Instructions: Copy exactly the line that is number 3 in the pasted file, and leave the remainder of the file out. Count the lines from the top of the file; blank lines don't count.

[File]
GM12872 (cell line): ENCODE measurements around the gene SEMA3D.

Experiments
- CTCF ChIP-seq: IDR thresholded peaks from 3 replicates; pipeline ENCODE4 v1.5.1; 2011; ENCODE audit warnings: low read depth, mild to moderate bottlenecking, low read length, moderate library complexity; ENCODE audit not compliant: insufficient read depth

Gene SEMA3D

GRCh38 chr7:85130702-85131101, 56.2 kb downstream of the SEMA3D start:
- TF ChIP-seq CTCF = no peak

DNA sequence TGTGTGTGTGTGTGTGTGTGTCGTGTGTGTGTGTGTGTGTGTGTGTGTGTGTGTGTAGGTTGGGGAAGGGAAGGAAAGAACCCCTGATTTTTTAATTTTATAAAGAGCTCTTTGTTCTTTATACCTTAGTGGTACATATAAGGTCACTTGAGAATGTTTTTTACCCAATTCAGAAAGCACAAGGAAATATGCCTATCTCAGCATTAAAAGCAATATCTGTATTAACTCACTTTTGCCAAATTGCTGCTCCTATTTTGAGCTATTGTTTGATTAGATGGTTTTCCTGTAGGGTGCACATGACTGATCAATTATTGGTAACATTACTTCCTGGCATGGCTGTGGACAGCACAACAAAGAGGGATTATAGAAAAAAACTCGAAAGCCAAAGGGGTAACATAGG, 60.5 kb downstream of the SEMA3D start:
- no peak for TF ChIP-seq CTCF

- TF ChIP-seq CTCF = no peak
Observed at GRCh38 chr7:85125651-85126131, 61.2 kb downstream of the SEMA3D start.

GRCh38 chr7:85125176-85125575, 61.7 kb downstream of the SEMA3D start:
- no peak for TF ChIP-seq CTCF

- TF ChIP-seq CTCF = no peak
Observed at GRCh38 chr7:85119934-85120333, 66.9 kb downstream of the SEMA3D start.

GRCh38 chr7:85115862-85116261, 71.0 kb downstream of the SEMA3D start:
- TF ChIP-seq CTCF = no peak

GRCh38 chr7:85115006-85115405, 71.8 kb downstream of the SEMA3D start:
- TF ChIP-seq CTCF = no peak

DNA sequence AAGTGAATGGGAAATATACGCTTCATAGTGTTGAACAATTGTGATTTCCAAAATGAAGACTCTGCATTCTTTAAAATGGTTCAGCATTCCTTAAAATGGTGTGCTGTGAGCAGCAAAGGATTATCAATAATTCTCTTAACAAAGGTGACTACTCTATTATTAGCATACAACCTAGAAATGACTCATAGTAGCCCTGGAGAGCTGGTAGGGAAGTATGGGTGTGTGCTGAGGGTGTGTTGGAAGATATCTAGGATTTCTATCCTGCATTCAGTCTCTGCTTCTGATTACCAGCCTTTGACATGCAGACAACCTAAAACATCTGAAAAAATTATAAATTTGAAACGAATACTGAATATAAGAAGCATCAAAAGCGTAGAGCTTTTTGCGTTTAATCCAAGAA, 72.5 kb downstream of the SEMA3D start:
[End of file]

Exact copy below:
- CTCF ChIP-seq: IDR thresholded peaks from 3 replicates; pipeline ENCODE4 v1.5.1; 2011; ENCODE audit warnings: low read depth, mild to moderate bottlenecking, low read length, moderate library complexity; ENCODE audit not compliant: insufficient read depth